29133 - Spectroscopy And Cultural Heritage (2nd cycle)

Course Unit Page

Academic Year 2011/2012

Learning outcomes

After completing this unit, the student should be able to sketch a plan for the analysis of a Cultural Heritage sample, he should be familiar with the sample preparation . The student should also know the modern spectroscopic techniques and be able to interpret the spectra obtained from the analysis of the samples.

Course contents

The aim of the course is (i) to provide the general theoretical basis needed  for a proper understanding of spectroscopical phenomena and (ii) to discuss various spectroscopic technique important for the study of Cultural Heritage materials, introducing methodologies, range of applications and examples. The course is organized in two  modules that will be taught by Prof. F. Tamassia (A) Prof. C. Zannoni (B). The course will cover the following topics:


-Theoretical background for the comprehension of spectroscopic experiments: Interaction radiation-matter. Harmonic oscillator as a quantum model. Molecular vibrations. Lasers.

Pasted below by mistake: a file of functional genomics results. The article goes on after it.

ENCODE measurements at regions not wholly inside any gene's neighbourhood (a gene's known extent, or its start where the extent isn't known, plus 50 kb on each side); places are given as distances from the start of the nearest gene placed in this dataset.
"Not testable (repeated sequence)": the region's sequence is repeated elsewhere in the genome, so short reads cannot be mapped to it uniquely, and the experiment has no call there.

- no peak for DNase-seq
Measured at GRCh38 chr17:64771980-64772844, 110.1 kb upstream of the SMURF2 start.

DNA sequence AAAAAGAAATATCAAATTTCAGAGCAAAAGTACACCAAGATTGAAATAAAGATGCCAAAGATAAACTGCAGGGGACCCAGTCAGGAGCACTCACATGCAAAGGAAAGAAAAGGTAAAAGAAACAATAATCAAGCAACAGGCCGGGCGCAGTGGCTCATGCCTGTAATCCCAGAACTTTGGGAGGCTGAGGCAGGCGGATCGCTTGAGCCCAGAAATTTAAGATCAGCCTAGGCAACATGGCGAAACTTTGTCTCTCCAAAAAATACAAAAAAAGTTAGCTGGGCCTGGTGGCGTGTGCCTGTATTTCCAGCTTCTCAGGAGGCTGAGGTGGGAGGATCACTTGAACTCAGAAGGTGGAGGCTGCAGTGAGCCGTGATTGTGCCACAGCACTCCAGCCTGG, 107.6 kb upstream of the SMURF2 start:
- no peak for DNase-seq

-Infrared and Raman spectroscopy. Fourier transform spectroscopy. Examples of applications to materials in cultural heritage


- Fluorescence spectroscopy. Elements of the technique. Applications of fluorescence mapping to investigate organic depositions on works of art (e.g. paintings)

- Xray techniques. Introduction to Xray sources (including synchrotron radiation).   Powder and surface micro-diffraction (examples of pigment identifications, identification of ceramics or porcelain components).   Extended X-ray Absorption Fine Structure (EXAFS) . XRF. Examples

-Neutron scattering techniques neutron sources and properties. applications

- Spectroscopic investigations of nanoparticle based cultural heritage materials and techniques (e.g. lustre, purple of Cassius).

- Magnetic Resonance Techniques: Introduction to NMR. Portable NMR- MOUSE (mobile universal surface explorer)- applications to  porous materials

-Electron Spin Resonance (ESR). Introduction to the technique. Some relevant applications (e.g. fossile dating)              


Single chapters of several books will be recommended.

A copy of the lecture slides  will be given to the students.

Teaching methods

All subjects are discussed in detail during the lectures. Students are invited to participate with questions and comments. 

Assessment methods

Oral Examination at the end of the course

Teaching tools

Black board and transparencies. Powerpoint slides

Office hours

See the website of Claudio Zannoni

See the website of Filippo Tamassia